I fit these on the fly! My 2017 spreadsheet doesn’t include the size I started from (weird thing to be coy about) but my best guess would be a 48, the largest available size, since I removed a lot of width from the legs. My fitting notes indicate that I narrowed the front leg 5/8” (cut the seam allowance off the outseam, basically), and reduced the back leg 1 5/8″ at the waist, blending to 1 1/4″ at the leg. Which is a lot. Nowadays I would start from a 44, and I’ve only gotten bigger & better, so I’m not sure what happened there.

Also in ‘mysterious choices from a  former life’ I extended the straps by a few inches, which was unnecessary, and then my extra strap ends were flapping around and bugging me, so I stitched them down (that line behind the rectangle slider dealie there), and now my straps are only pretending to be adjustable. The hardware is cute though!

Overall the pattern is pretty good, I think! That back seam is flat-felled, as are the inseams. My chest pocket is purely decorative since I stitched it shut, but I like it. I like the shape of the legs, too, though inevitably they bag at the knees. I’m wearing my Turias here with a Mélilot, which is a real get-along shirt pattern.

I still remember the nice woman at the fabric store helping me choose between these buttons and dark green ones, and eventually selling me on these by describing them as raisins! Which seemed appropriate for an Autumnal Food Party outfit. I hope you’re enjoying a meal, wherever you are, and having a safe, relaxing Thursday!    

Evenin’, all!  

Pattern: Pauline Alice Turia dungarees

Pattern cost: $9.00

Size: unknown; let’s say the final size was about a 44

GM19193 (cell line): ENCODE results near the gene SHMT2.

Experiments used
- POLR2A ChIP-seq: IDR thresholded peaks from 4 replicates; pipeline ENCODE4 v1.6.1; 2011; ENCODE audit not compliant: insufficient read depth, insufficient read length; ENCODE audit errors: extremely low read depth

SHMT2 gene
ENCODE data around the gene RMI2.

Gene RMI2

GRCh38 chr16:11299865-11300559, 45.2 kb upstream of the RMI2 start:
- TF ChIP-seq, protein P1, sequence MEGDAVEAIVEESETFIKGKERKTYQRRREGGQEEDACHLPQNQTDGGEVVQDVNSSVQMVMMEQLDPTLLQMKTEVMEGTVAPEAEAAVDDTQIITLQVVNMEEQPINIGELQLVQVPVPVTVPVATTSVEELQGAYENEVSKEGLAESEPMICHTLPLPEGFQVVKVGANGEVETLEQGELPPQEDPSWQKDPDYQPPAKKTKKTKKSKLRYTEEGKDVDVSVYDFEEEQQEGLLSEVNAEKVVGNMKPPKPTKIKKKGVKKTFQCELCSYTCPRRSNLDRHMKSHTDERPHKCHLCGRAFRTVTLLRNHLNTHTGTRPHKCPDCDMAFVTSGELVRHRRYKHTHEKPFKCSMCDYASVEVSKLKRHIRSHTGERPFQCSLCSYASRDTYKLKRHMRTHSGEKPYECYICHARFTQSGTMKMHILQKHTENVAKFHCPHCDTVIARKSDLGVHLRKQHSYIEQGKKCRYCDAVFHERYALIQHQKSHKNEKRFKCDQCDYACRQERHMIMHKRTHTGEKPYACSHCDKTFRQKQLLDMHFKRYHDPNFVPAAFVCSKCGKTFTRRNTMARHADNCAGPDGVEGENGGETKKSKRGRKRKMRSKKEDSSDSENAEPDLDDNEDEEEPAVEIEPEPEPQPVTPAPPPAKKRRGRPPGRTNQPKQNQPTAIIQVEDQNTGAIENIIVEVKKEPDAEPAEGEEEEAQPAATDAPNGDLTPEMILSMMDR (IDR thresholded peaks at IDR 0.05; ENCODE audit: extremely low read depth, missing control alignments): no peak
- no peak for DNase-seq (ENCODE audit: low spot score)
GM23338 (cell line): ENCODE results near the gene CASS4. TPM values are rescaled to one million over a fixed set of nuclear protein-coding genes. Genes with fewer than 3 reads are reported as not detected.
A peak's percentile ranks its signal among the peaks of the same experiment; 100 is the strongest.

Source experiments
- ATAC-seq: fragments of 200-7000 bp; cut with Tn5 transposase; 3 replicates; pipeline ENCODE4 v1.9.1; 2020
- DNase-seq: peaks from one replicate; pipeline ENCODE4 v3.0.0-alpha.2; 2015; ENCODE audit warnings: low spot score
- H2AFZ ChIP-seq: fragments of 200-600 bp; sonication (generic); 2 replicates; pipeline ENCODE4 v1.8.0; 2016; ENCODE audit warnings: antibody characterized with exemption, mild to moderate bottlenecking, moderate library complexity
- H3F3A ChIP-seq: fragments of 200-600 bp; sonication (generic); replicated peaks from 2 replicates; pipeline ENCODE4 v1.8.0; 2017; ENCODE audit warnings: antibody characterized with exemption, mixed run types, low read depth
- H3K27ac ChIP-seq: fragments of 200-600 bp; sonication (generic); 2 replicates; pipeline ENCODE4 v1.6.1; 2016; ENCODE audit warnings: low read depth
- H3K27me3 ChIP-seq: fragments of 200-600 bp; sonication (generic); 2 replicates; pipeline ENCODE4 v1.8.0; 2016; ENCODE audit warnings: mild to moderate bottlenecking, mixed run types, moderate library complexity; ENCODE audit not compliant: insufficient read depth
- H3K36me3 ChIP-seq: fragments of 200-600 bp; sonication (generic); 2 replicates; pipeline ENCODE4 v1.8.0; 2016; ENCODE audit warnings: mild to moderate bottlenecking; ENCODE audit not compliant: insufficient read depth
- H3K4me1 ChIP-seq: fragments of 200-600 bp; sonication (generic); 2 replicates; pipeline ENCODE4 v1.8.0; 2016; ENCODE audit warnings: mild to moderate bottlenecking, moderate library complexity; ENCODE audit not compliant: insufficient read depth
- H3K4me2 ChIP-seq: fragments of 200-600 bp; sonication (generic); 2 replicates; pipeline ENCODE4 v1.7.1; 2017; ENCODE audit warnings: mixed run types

Supplies: 2 yards corduroy in Navy, $23.00, Gather Here; $1.50, zipper, Gather Here; $7.99, buckles, Etsy

Total time: 6.75 hours

Total cost: $41.49

Pattern: Deer and Doe Mélilot

Pattern cost: N/A

Size: 42

Supplies: 2 meters mystery floral, $7.73, TMoS; $7.80, buttons, Gather Here

Total time: 6.5 hours

Total cost: $15.53

13 thoughts on “Ol’ Farmer Pants

  1. Thanks for the chuckles! I adore my turias but had the exact same problems as you. My flatfelled seams also didn’t work so I’ve hand stitched down the seams everywhere, ended up correcting bits here there and everywhere and yet (and yet!) I would still make the pattern again!! They have that lovely insouciance that all dungarees should have (and so many lack). Yours are definitely full of character and have bumped my replacement turias up my list.

    Liked by 1 person

    1. I’m glad I’m not the only one! 😀 Every so often I wonder if I need more overalls – and the good thing about the bib trying to rip right off these is the perfect excuse to say “YES”!

      Liked by 1 person

  2. Love reading about something well loved and worn!! And the mistakes of sewing years gone by. I shudder to think of what I might discover!! These look fab, hope you keep them hanging in a little longer!

    Liked by 1 person

    1. Thanks – if I make them another pair I may try fulling lining the bib (or just use sturdier fabric). In the meantime it’s a crash course in mending!

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  3. Love that in spite of all their perceived flaws they look great . I want to have overalls in my wardrobe too. I like the fact that they hang from the shoulders so there is no stress around the waist. I have the Burnside bib pattern but have yet to do a toile. It is sad though that the fabric is wearing out . Corduroy is usually not as sturdy as denim but it is soft.:)

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    1. Thanks so much! I love the Burnside Bibs pattern. I like that the cinched waist is super adjustable (and super comfortable). I wonder what that pattern would be like in lightweight cord…that corduroy softness + corduroy depth of color always keeps me coming back for more! 😀